I went to a bite-fight the other day and a soccer game broke out.
In case you haven’t been paying much attention, a soccer tournament bigger than our World Series or Super Bowl, according to some, is currently being played out. Some call it football. Its not! Well maybe it is, but not at all like our football, the real football, where we use our hands more than our feet.
A few weeks ago, Luis Suarez, playing for Uruguay, bit a player from the opposing team. Yes – with his teeth! Granted the other guy didn’t lose an ear or anything. But this is soccer, not boxing.
The story gets more bizarre. This was his third biting offense. He has now been suspended by FIFA (not sure what that stands for) for four months but has kept his spot on the team, his paycheck, and even his coach’s loyalty. His boss is extremely incensed by FIFA’s sensitivity according to this story.
I learned all I know about the rules of biting from my oldest daughter. She faced a permanent booting about fifteen years ago for her habit. Seems her day care didn’t care how well she could kick a ball. That kind of behavior could not be tolerated. It potentially hurt the reputation of the organization, it introduced unnecessary risk, and it left painful marks on the other players’ little soft arms. Turns out, many day care rules, like no-biting and no-hands, are also good for business (and for soccer).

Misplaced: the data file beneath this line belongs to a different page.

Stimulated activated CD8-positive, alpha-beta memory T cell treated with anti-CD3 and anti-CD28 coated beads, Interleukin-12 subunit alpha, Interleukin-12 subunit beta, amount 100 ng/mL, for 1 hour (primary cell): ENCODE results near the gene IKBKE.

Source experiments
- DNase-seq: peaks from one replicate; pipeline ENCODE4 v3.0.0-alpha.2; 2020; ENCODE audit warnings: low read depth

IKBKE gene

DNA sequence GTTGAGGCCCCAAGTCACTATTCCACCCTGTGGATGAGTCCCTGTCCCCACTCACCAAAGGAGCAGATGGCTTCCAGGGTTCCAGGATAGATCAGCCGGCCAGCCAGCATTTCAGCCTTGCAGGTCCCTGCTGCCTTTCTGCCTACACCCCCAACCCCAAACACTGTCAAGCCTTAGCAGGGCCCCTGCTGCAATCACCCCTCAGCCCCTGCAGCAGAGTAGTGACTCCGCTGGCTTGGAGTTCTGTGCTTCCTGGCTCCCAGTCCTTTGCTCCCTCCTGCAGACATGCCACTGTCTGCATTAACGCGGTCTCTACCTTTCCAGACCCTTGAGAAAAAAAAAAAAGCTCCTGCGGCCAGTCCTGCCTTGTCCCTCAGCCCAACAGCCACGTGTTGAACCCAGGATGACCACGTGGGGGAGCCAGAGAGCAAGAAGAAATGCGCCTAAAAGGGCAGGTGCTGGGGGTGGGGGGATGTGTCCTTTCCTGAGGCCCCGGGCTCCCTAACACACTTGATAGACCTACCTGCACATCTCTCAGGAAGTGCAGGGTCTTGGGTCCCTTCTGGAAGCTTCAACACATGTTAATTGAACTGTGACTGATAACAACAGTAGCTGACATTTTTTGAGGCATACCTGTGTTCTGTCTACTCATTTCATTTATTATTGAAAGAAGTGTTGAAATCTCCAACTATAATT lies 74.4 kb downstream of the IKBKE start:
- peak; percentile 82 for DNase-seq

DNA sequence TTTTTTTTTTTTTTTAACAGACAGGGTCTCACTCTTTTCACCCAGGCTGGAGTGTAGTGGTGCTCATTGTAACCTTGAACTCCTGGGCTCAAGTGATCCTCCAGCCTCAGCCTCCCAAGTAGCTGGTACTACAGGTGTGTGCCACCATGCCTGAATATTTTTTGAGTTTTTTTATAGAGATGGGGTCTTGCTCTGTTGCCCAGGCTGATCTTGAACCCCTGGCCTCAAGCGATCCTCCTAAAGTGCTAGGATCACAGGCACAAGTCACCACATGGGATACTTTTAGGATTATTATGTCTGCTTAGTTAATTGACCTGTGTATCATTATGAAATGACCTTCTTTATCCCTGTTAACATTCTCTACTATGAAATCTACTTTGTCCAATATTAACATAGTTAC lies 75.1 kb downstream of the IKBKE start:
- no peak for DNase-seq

I’m wondering, how should we manage an excellent performer who happens to also be a biter? Thinking about someone who is good for the bottom line or good for “compliance,” but leaves a wake of regret, mistrust, and virtual teeth marks behind them. Do we ignore them? Make excuses for them? Try to change them? Remind them of general rules of social behavior and public health? Or do we give them the old three-strikes rule when it comes to violating our team or organizational values, regardless of their technical competence?
What would one of your star players have to do to be dropped after one strike, or two, or ten? The violation of established core values (you have some, right?) does more than cause your team to be in the news every once in a while. It can erode hard earned positive cultural elements inside your company. It can cause other star players to question you – the leader, and your motives. It can erode trust in critical relationships both inside and outside of your company. It can cause the credibility of a whole profession to lose ground. It’s a big deal.
How have you dealt with over-achieving bad apples?
Behind the scenes – my six year old and I coined the term, “bite-fight.” It’s a little game we like to play at bed time (really calms her down after a busy day). Even though the game stops well before drawn blood, the older ones and the wife really don’t much care for it.